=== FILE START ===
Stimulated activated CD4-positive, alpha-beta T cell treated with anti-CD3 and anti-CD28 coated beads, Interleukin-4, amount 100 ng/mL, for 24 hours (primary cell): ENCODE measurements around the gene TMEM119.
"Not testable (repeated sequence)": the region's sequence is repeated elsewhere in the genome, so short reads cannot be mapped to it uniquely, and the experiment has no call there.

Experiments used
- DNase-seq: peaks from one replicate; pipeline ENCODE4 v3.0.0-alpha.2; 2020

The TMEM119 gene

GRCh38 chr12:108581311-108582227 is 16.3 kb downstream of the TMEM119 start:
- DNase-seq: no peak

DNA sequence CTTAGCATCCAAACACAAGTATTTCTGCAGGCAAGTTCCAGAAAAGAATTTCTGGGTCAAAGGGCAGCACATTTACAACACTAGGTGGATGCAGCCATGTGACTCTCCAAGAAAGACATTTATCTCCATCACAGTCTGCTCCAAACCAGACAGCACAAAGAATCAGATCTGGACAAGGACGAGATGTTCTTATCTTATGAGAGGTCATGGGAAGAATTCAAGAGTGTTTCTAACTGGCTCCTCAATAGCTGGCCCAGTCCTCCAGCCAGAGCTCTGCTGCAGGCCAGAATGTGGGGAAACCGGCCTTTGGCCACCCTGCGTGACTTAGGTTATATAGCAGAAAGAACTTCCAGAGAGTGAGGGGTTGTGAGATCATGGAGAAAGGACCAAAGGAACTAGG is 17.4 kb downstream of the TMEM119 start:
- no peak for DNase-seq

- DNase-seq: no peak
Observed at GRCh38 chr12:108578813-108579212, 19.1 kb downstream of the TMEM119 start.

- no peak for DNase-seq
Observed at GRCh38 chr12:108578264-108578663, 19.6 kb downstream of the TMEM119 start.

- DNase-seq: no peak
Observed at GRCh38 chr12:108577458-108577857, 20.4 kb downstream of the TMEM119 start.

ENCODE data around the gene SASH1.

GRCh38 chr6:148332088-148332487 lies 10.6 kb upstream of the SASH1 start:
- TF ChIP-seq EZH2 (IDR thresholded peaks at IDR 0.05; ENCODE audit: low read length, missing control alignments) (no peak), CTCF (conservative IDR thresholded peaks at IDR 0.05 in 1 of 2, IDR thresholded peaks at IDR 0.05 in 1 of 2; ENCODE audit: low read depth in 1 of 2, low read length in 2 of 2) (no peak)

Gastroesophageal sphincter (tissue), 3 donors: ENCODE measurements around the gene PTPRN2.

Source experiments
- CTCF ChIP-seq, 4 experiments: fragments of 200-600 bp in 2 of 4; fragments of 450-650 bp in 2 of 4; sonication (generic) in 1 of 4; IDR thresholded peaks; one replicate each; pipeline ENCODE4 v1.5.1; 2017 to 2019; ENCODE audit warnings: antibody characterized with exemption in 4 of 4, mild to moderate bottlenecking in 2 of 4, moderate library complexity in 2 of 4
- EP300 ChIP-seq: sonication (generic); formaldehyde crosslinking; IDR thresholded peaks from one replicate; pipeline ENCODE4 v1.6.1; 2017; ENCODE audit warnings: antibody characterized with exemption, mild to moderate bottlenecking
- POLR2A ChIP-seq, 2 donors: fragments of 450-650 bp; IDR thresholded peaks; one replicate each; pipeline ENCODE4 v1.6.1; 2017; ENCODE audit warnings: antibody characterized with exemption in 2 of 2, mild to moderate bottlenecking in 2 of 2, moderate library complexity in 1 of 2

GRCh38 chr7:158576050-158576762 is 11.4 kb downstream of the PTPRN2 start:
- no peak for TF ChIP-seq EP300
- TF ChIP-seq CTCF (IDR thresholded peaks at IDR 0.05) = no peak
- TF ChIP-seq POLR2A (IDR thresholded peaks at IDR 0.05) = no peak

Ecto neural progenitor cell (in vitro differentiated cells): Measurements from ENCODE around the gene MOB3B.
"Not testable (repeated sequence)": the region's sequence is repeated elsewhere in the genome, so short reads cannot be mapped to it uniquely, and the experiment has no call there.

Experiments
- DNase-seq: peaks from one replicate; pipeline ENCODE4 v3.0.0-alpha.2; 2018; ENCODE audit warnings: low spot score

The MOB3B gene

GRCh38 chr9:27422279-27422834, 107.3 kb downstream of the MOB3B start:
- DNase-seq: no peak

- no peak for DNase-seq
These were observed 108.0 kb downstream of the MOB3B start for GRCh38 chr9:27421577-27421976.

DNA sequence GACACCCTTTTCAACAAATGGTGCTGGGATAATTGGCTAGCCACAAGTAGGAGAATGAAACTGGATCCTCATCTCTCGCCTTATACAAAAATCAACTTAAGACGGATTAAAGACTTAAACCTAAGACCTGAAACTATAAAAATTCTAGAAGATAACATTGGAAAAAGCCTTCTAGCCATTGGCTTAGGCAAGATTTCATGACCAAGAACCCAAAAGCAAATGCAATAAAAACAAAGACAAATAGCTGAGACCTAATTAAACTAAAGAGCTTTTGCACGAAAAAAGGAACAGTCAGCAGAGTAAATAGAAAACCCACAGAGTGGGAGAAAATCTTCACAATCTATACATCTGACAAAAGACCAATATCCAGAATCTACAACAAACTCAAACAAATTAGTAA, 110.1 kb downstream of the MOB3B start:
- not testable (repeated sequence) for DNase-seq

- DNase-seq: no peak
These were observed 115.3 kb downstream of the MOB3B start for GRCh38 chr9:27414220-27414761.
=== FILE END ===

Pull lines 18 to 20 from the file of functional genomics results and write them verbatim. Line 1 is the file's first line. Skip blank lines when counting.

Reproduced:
- TF ChIP-seq EZH2 (IDR thresholded peaks at IDR 0.05; ENCODE audit: low read length, missing control alignments) (no peak), CTCF (conservative IDR thresholded peaks at IDR 0.05 in 1 of 2, IDR thresholded peaks at IDR 0.05 in 1 of 2; ENCODE audit: low read depth in 1 of 2, low read length in 2 of 2) (no peak)

Gastroesophageal sphincter (tissue), 3 donors: ENCODE measurements around the gene PTPRN2.

Source experiments